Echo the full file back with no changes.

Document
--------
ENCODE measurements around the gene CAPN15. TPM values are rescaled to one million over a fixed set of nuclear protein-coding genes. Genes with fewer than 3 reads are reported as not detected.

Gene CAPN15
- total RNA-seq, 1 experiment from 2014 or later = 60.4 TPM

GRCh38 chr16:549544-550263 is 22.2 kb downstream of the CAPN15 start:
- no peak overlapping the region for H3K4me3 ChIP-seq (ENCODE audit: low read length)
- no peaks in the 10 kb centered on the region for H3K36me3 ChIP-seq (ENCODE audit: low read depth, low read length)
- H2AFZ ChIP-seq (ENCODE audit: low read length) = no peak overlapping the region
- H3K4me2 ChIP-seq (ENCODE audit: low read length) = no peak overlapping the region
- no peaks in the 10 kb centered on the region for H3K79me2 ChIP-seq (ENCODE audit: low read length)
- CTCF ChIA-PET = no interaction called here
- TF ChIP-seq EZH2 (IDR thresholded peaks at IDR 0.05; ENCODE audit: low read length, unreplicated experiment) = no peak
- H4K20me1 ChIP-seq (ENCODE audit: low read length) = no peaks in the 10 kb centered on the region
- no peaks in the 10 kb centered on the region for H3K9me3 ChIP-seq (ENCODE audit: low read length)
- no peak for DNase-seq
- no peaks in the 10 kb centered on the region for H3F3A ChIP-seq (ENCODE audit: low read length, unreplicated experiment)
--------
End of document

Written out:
ENCODE measurements around the gene CAPN15. TPM values are rescaled to one million over a fixed set of nuclear protein-coding genes. Genes with fewer than 3 reads are reported as not detected.

Gene CAPN15
- total RNA-seq, 1 experiment from 2014 or later = 60.4 TPM

GRCh38 chr16:549544-550263 is 22.2 kb downstream of the CAPN15 start:
- no peak overlapping the region for H3K4me3 ChIP-seq (ENCODE audit: low read length)
- no peaks in the 10 kb centered on the region for H3K36me3 ChIP-seq (ENCODE audit: low read depth, low read length)
- H2AFZ ChIP-seq (ENCODE audit: low read length) = no peak overlapping the region
- H3K4me2 ChIP-seq (ENCODE audit: low read length) = no peak overlapping the region
- no peaks in the 10 kb centered on the region for H3K79me2 ChIP-seq (ENCODE audit: low read length)
- CTCF ChIA-PET = no interaction called here
- TF ChIP-seq EZH2 (IDR thresholded peaks at IDR 0.05; ENCODE audit: low read length, unreplicated experiment) = no peak
- H4K20me1 ChIP-seq (ENCODE audit: low read length) = no peaks in the 10 kb centered on the region
- no peaks in the 10 kb centered on the region for H3K9me3 ChIP-seq (ENCODE audit: low read length)
- no peak for DNase-seq
- no peaks in the 10 kb centered on the region for H3F3A ChIP-seq (ENCODE audit: low read length, unreplicated experiment)